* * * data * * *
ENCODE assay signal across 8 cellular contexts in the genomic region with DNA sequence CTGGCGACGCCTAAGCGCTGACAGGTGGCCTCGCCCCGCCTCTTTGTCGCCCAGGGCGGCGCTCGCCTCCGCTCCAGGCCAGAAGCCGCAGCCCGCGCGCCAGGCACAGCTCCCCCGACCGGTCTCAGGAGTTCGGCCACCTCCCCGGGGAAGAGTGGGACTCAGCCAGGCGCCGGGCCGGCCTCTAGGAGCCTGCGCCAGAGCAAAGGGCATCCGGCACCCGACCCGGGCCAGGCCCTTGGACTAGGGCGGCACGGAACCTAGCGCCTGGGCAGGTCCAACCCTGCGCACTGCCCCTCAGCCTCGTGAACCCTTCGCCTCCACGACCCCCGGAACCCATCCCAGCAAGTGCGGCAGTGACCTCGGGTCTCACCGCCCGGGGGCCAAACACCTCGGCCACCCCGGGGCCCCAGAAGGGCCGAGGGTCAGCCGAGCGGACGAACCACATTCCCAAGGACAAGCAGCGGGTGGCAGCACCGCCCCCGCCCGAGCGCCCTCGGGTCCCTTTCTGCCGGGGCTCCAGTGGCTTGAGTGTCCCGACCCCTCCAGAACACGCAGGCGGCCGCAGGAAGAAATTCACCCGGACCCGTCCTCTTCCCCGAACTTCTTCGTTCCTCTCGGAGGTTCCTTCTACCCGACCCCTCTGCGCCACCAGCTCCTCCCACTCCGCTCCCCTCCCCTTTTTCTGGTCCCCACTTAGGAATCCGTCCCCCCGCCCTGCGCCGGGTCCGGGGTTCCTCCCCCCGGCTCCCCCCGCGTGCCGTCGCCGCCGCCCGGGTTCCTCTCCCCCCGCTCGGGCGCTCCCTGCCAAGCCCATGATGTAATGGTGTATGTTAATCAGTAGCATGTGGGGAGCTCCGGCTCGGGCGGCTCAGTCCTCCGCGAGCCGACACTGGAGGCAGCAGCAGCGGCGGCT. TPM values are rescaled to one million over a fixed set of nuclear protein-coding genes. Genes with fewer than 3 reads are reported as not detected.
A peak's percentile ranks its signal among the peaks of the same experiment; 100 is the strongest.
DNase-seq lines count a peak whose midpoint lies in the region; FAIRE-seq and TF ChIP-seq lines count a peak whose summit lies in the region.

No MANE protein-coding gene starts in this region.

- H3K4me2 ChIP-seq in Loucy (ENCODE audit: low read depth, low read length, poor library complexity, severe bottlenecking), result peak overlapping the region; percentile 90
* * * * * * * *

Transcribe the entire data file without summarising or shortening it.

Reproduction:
ENCODE assay signal across 8 cellular contexts in the genomic region with DNA sequence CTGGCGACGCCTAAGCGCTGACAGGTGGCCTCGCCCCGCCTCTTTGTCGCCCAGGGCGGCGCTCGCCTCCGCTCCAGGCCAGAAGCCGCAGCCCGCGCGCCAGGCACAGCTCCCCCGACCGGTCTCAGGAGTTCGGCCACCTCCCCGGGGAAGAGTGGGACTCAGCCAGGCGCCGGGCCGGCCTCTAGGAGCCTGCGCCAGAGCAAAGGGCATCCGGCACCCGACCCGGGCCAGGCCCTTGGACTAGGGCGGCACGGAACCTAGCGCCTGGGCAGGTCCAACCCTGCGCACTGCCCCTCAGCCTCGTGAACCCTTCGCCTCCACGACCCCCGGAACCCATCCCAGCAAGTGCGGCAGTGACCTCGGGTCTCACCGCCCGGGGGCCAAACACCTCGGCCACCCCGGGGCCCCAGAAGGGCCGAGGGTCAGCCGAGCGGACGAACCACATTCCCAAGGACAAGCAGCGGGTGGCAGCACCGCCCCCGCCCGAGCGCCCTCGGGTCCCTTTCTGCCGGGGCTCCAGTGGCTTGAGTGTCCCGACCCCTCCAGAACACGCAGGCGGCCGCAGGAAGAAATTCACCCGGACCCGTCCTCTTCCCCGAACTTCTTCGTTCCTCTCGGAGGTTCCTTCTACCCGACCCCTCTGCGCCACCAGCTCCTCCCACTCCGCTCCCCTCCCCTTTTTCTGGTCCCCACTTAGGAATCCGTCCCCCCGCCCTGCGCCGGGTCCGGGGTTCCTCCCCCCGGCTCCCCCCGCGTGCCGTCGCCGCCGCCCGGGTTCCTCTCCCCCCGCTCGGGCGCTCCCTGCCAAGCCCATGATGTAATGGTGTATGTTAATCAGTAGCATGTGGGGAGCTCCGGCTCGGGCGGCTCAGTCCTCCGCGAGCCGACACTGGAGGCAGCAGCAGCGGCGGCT. TPM values are rescaled to one million over a fixed set of nuclear protein-coding genes. Genes with fewer than 3 reads are reported as not detected.
A peak's percentile ranks its signal among the peaks of the same experiment; 100 is the strongest.
DNase-seq lines count a peak whose midpoint lies in the region; FAIRE-seq and TF ChIP-seq lines count a peak whose summit lies in the region.

No MANE protein-coding gene starts in this region.

- H3K4me2 ChIP-seq in Loucy (ENCODE audit: low read depth, low read length, poor library complexity, severe bottlenecking), result peak overlapping the region; percentile 90